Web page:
A Pension Benefit as a Value
By: Marvin Snyder
Pension benefits are widely recognized as property subject to valuation and distribution in marital dissolution.
How to value a pension benefit is a question that occasionally raises some confusion. The predominate view among pension professionals is to use current PBGC (Pension Benefit Guaranty Corporation) rates and factors.
A pension valuation is up to date by using current age and presently prevailing interest and mortality as promulgated by the federal organization - PBGC.
The present value does not represent the mere addition of interest to a prior value. The present value is the worth of the pension today. The pension itself is a frozen benefit for our purposes as of the determination date of the particular jurisdiction. No pay, service nor contributions count after that date. The value of that pension benefit, however, is its current value. The value represents the dollar amount that the pension benefit could be purchased for today as an annuity contract.
When PBGC recently revamped its pension rate structure it also created a two-tier system of rates and factors. In order not to conflict with long-standing Internal Revenue Service regulations relating to pension plan lump sum distributions, PBGC created separate sets - one for lump sums and one for the valuation of pension annuities. In a routine divorce situation where the pension is being valued as property to be distributed either by immediate offset or by deferred distribution, the pension is an annuity creature.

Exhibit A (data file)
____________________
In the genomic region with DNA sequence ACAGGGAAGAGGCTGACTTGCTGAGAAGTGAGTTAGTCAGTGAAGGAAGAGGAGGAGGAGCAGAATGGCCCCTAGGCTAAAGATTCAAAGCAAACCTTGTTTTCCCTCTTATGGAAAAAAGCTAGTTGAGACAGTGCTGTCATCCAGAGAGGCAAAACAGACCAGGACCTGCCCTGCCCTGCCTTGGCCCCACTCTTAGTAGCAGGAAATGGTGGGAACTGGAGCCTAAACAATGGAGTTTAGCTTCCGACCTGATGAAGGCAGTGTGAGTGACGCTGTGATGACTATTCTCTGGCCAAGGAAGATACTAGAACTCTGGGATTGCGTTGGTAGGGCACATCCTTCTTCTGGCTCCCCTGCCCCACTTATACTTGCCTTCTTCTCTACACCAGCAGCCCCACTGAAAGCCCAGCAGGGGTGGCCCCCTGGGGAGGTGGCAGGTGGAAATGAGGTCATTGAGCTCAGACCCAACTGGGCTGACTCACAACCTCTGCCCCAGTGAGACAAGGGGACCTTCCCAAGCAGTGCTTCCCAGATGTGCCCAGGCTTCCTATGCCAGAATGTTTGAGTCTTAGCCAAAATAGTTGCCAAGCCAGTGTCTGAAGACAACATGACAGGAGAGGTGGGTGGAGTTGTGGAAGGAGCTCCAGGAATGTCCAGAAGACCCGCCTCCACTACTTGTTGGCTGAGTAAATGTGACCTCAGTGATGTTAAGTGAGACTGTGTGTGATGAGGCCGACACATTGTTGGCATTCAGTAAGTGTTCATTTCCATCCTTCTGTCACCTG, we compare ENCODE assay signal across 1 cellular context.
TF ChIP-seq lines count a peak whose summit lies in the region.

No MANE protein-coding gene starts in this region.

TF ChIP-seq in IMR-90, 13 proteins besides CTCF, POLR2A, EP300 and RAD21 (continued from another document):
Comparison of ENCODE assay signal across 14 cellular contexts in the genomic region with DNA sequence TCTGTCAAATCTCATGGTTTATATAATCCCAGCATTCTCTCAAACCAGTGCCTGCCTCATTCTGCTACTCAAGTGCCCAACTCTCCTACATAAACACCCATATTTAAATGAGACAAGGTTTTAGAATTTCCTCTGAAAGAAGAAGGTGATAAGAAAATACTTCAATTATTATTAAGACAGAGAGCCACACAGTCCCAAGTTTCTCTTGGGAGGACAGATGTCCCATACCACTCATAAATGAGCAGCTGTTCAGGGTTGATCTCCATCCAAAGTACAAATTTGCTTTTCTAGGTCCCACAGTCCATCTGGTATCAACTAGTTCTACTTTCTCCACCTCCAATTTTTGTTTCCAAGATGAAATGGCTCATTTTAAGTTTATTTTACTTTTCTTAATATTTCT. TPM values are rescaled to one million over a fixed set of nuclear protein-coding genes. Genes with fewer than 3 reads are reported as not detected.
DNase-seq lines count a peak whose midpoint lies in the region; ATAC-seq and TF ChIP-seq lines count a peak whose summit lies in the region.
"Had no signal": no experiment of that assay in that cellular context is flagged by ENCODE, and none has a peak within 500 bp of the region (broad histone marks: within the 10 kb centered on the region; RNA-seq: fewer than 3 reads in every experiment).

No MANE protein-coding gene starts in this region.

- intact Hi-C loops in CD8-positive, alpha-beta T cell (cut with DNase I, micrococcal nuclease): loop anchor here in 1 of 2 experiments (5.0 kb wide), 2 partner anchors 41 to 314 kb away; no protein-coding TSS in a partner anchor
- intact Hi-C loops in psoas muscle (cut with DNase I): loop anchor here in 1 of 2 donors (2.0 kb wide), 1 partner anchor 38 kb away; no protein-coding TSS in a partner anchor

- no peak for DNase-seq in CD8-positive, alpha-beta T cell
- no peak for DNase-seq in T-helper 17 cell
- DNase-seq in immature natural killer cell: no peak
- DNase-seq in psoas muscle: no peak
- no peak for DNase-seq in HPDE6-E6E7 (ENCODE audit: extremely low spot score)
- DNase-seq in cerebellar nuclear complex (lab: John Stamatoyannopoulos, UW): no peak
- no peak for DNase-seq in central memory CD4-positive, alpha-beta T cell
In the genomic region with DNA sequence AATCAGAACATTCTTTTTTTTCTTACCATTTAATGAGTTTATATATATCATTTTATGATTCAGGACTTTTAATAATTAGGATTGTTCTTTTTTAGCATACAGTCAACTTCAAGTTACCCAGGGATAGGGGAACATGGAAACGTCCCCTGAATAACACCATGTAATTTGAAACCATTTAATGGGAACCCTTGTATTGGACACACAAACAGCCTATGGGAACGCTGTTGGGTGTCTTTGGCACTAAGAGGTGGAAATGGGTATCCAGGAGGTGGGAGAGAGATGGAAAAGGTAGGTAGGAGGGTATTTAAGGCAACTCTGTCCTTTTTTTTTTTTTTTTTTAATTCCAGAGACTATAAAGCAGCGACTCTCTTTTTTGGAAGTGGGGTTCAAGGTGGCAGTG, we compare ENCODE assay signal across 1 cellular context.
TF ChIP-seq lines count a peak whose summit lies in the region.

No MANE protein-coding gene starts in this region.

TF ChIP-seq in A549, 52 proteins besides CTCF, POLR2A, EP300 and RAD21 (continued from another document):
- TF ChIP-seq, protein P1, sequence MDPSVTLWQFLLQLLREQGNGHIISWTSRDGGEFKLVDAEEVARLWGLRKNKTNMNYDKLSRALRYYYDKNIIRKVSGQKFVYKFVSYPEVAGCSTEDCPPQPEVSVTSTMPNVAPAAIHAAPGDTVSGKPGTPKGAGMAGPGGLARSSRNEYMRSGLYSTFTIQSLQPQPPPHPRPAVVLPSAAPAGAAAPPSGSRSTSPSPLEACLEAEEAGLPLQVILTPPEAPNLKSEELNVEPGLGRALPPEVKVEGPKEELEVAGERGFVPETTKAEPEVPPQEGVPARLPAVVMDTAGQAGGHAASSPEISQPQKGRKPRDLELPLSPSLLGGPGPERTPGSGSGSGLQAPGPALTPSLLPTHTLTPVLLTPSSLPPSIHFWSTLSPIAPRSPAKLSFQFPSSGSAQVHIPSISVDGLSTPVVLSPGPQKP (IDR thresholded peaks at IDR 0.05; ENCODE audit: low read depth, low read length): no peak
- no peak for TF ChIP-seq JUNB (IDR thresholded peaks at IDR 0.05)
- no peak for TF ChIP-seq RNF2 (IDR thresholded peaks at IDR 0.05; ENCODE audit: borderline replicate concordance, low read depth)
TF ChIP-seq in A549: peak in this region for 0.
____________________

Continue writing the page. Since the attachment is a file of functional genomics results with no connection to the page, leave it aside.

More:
In a regular defined benefit pension plan the pension payments are made monthly over the recipient's lifetime.
This is an annuity. The value of a pension is the value of an annuity. The lump sum rates and factors now segregated by PBGC are for the most part administrative and not practical. Note that a present value is not the same as a lump sum. A present value is a computed value concept, whereas a lump sum is an actual single cash payment which is not a pension as an annuity.
When computing, reviewing or considering PBGC pension values, be sure to determine that the annuity rates have been used, not the lump sum rates.